Wat Pho School of Traditional Medicine and Massage: preparation of herbal medicines and diagnosis are taught here, as well as the traditional massage seen in the sculptures compiled on King Rama III’s orders. The teaching is practical, and every day large number of visitors, Thai and foreign come to study and to be massaged.

Chao Phor Krommaluang Chumporn Shrine: This was moved from Nanglerng Bridge to the Phra Wihan Noi, near the southern gate.

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Address: 2 Sanamchai Road (south of Grand Palace)

Tel: 0 2222 1969
Thai Massage School: 0 2221 3686

To get there:
Bus routes 1, 3, 12, 25,44, 47, 53, 60, 82, 91, 501, 508
the temple is just south of the Grand Palace. Nearest pier is Tha Tien.

Open: 8:30 am – 6:00 pm daily

Admission: 50 ฿ per person (foreigner); Free for Thai people



– Dress code must be observed.
– Massage, Thai medicine and herbal therapy courses (7 – 10 days)
– Traditional Thai massage services (200 baht an hour)

-Free English tours are available daily.

NEARBY ATTRACTIONS: Grand Palace,Wat Arun, National Museum, Museum Siam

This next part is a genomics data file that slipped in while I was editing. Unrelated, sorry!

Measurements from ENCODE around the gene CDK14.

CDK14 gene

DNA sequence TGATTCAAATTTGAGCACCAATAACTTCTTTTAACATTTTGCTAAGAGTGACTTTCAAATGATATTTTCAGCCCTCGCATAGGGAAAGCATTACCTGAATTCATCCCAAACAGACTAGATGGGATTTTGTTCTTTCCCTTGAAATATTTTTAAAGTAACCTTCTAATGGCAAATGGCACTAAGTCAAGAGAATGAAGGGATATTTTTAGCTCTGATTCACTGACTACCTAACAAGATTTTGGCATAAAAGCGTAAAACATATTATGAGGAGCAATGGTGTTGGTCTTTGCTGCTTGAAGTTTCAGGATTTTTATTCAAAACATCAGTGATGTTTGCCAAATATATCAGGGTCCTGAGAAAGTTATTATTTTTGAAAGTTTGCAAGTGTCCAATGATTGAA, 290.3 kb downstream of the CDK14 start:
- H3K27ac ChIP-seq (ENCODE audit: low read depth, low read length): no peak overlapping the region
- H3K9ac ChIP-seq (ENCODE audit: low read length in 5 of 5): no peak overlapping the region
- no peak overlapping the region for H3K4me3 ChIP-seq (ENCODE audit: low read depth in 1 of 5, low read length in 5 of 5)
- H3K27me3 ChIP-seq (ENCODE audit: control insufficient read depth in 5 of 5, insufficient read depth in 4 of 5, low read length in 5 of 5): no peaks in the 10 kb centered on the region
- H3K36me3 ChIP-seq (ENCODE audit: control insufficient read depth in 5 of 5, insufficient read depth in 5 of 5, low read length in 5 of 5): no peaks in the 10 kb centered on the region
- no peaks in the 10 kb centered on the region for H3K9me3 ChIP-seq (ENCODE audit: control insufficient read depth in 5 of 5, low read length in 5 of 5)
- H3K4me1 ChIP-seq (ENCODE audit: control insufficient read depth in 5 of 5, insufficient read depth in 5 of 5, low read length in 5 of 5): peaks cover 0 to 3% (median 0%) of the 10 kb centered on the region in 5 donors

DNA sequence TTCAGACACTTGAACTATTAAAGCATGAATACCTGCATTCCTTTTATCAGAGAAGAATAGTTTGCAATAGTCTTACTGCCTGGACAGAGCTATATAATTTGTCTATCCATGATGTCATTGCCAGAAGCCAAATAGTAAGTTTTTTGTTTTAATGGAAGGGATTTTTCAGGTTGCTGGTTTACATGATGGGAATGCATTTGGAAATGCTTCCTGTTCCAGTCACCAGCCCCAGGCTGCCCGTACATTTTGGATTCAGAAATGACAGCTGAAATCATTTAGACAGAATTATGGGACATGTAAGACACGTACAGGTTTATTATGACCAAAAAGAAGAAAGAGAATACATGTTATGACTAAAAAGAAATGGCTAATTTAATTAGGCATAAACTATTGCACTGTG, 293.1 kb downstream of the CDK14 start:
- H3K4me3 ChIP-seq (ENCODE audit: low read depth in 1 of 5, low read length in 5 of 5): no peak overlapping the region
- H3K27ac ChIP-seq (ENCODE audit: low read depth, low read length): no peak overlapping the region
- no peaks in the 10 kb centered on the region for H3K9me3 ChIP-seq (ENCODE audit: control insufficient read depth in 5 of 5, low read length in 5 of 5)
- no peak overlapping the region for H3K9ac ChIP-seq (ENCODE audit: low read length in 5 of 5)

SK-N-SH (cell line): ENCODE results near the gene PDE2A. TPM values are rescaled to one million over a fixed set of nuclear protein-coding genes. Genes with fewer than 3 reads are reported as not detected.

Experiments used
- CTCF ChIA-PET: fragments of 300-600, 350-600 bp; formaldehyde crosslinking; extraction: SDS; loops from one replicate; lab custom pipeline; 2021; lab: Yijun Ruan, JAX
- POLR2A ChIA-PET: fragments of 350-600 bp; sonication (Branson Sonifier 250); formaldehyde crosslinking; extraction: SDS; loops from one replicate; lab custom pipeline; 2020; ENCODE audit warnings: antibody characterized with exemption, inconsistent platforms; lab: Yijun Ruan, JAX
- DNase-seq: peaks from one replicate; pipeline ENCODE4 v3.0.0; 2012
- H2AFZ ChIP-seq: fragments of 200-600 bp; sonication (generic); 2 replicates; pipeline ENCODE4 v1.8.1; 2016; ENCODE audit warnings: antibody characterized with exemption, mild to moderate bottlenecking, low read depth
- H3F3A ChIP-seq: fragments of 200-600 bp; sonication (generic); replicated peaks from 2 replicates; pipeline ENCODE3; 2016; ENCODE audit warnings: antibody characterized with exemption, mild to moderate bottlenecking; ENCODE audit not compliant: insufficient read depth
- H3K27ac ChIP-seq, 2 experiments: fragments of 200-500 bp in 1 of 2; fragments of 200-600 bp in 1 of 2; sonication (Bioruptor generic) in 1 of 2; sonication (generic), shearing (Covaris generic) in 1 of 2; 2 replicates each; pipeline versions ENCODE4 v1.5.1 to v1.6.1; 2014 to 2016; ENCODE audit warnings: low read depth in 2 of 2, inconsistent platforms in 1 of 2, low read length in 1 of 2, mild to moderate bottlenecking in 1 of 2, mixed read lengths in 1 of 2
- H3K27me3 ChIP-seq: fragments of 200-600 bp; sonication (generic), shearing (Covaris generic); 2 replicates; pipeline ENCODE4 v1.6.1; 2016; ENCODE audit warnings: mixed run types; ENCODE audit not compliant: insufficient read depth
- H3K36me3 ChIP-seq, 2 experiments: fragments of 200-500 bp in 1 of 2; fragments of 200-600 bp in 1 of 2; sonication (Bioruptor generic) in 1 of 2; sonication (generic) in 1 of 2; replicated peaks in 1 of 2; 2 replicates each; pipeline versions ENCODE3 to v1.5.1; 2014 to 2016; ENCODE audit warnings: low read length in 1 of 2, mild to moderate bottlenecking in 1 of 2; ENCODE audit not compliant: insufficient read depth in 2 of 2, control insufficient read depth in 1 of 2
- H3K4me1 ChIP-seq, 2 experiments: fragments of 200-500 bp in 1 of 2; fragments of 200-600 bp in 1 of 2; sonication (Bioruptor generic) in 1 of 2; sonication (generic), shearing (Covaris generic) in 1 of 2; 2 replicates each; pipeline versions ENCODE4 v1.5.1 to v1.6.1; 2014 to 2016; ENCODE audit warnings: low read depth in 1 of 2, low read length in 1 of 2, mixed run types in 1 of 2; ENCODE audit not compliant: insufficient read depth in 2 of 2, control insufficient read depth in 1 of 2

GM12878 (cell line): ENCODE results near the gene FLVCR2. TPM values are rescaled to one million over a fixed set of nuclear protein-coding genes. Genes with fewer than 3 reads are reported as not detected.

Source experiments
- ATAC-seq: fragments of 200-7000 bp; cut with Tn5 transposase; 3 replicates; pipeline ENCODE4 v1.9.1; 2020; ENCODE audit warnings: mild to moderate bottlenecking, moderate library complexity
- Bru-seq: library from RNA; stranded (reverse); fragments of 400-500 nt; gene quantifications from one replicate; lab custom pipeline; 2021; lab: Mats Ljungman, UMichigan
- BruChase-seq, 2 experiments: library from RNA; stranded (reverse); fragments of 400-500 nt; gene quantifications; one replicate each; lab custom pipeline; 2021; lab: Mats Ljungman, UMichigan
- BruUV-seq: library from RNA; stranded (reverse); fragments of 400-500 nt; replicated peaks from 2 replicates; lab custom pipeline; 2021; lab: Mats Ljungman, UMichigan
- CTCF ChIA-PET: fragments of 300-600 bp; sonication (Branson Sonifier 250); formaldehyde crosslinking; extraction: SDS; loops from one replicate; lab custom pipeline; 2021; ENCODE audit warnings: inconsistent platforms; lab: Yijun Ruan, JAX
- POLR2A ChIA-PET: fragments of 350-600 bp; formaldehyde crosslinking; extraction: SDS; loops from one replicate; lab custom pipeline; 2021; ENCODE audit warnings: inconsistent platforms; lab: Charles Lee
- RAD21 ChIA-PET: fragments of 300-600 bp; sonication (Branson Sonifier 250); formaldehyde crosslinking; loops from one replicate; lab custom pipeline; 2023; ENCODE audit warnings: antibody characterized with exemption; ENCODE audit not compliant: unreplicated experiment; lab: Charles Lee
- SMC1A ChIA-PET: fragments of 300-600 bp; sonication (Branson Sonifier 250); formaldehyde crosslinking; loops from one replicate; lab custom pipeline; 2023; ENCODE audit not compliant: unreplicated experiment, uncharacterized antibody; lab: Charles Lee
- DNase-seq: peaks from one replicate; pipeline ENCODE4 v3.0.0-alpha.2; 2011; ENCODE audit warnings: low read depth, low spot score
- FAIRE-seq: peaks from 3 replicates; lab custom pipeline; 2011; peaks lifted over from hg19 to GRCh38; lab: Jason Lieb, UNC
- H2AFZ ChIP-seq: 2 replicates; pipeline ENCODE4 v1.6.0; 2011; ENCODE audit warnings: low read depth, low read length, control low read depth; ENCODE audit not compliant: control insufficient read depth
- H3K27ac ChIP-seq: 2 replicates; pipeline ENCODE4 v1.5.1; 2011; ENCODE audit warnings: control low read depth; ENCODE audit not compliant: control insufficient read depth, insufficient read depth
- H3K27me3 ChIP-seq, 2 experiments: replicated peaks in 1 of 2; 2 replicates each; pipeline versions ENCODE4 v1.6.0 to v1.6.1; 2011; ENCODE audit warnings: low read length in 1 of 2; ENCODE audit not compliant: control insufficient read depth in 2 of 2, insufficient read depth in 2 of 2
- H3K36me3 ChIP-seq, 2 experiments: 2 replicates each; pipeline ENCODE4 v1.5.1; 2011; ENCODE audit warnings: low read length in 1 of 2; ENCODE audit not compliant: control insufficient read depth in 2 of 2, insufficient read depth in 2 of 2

A. Thai Thien
B. Tha Chang
C. Tha Prannok
D. Tha Maharat
E. Tha Bangkok Noi

Can you buy cheaper passes for the Sky Train

Tourists have a choice between two kinds of passes to make their journey cheaper.

One-Day Pass (100 baht) – This pass gives you unlimted trips on the BTS Sky Train system. This ticket is valid within the day that the ticket is validated at a BTS station ticket office.

Three-Day Tourist Pass (280 baht) – This ticket gives you unlimited trips around Bangkok for 3 days.

Obviously, you will need to work out for yourself whether these passes are worth it for you. Basically, if you are planning at least three trips on the Sky Train then it is worth considering. You might not only save money, but you save time and hassle by not having to keep buying new tickets.

There are other passes available which are mainly aimed at commuters. For example, the 30 Day passes and the Skycard which can be refilled.

30-Day Pass for adults:

10 trips – 250 baht (25 baht per trip)
15 trips – 300 baht (20 baht per trip)
30 trips – 540 baht (18 baht per trip)

30-Day Pass for students:

10 trips – 160 baht (16 baht per trip)
15 trips – 210 baht (14 baht per trip)
30 trips – 360 baht (12 baht per trip)

Skycard – Available for 200 baht, including 30 baht refundable deposit. You can refill this stored value ticket at any time. The ticket may be used for up to 2 years.